We tend to think of our memories as fixed and unalterable, as if our brains were tape recorders faithfully archiving past experiences, but psychological studies have shown that our memories are, in fact, quite malleable. Each time we reflect upon a particular event, we may update it — a phenomenon that is widely known to cause problems for criminal investigators seeking reliable information from eyewitnesses and for therapists trying to uncover the roots of trauma.
But what if we could exploit the mutability of memory for our own good, rewiring our most embarrassing, depressing, or guilt-inducing recollections so that they lose their emotional sting? A team of researchers led by Megan Speer, a postdoctoral research scientist in Columbia’s psychology department, recently demonstrated how easily this can be accomplished. In a series of experiments reported in the journal Nature Communications, Speer and her colleagues asked participants to recall distressing memories from their own lives and to consider how the events in question actually had silver linings — how a romantic breakup freed them to enjoy new experiences, or how the death of a loved one liberated that person from suffering. The participants were then asked to periodically reflect on the redeeming aspects of these events. By the end of the two-month study, the researchers found that the participants had managed to recast their memories in a more positive light, which meant that thinking about the episodes caused them less stress.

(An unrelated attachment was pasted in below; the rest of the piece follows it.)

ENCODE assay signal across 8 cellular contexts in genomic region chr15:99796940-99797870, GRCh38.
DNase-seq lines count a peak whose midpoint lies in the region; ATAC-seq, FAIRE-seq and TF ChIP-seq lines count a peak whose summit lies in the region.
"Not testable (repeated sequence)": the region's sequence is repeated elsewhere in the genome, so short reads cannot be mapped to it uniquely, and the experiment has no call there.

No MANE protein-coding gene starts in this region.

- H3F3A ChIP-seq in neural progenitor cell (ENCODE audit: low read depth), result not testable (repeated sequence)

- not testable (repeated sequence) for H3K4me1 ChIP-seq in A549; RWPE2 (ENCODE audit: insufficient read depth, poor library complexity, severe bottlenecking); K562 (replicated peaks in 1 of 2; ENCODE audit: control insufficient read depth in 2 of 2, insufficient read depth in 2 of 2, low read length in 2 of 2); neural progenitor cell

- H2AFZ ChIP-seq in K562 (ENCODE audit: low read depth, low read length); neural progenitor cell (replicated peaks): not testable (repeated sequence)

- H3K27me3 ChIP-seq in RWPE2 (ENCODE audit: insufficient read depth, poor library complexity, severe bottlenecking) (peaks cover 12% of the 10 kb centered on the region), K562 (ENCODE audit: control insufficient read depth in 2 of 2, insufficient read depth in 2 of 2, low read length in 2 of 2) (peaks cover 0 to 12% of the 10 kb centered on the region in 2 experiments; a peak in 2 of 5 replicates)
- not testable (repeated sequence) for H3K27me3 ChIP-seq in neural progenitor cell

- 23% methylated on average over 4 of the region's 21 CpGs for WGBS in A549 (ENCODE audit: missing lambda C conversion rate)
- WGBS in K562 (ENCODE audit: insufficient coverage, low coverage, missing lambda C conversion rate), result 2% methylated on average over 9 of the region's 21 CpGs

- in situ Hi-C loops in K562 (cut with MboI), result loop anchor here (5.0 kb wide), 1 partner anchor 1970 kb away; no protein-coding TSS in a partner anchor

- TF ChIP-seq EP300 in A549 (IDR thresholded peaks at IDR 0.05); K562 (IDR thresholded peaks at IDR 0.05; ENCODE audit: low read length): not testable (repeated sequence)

Speer says that her research, in addition to identifying a simple strategy than anyone can use to manage painful thoughts, could have implications for treating depression, posttraumatic stress disorder, and other mental-health conditions.